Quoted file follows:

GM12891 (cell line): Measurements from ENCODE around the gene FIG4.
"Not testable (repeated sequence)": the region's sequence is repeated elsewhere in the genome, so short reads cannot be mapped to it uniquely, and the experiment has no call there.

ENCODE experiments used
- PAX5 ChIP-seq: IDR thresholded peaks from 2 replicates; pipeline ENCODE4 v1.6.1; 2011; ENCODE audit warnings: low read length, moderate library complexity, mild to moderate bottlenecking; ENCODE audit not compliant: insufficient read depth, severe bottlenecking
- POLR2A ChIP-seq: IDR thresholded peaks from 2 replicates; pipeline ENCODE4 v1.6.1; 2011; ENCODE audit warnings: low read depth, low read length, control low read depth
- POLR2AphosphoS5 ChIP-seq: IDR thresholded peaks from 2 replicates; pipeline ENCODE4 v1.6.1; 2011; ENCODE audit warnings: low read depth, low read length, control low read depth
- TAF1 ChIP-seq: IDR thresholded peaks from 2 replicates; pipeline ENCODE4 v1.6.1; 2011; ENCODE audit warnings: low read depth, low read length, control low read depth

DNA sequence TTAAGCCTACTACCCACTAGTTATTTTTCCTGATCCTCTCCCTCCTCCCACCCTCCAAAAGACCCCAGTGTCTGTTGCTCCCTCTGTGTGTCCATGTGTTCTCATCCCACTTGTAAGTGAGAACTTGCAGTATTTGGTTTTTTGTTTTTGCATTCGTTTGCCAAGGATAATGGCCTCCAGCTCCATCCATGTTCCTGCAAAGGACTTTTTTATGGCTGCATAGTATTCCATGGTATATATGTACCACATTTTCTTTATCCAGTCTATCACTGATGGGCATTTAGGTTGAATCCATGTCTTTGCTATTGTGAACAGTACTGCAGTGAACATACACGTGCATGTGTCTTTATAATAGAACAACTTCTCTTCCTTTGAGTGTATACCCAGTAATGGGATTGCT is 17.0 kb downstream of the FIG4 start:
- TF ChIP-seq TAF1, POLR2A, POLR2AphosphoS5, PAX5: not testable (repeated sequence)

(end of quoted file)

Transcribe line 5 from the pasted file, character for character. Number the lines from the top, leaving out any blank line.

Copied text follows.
- POLR2A ChIP-seq: IDR thresholded peaks from 2 replicates; pipeline ENCODE4 v1.6.1; 2011; ENCODE audit warnings: low read depth, low read length, control low read depth